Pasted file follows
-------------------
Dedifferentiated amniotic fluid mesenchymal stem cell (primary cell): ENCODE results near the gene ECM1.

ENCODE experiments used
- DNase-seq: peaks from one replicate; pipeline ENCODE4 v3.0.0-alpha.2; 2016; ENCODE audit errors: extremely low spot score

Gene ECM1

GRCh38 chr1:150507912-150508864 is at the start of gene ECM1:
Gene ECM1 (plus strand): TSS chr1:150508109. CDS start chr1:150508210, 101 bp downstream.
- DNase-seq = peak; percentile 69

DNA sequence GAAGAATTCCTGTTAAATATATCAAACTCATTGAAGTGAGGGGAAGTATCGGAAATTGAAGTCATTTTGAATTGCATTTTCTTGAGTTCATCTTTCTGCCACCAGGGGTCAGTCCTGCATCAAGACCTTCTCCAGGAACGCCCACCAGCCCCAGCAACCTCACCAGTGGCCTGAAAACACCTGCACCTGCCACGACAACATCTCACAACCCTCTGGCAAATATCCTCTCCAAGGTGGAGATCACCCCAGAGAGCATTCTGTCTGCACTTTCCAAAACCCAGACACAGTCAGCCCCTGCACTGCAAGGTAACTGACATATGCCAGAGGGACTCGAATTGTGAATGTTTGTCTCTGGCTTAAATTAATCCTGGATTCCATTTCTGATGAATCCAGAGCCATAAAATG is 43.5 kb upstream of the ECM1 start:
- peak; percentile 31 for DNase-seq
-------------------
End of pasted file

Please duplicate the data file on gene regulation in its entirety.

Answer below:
Dedifferentiated amniotic fluid mesenchymal stem cell (primary cell): ENCODE results near the gene ECM1.

ENCODE experiments used
- DNase-seq: peaks from one replicate; pipeline ENCODE4 v3.0.0-alpha.2; 2016; ENCODE audit errors: extremely low spot score

Gene ECM1

GRCh38 chr1:150507912-150508864 is at the start of gene ECM1:
Gene ECM1 (plus strand): TSS chr1:150508109. CDS start chr1:150508210, 101 bp downstream.
- DNase-seq = peak; percentile 69

DNA sequence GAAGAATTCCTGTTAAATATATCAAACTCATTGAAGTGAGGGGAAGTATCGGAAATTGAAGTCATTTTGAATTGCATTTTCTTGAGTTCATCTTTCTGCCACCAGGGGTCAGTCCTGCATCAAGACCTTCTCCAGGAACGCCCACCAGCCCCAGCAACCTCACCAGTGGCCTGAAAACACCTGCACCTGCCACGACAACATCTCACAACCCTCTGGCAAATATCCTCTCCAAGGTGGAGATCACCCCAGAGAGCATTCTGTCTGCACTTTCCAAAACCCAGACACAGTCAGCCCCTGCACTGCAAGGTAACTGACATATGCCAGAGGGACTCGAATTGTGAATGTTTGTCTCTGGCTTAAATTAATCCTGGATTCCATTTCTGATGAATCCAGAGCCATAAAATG is 43.5 kb upstream of the ECM1 start:
- peak; percentile 31 for DNase-seq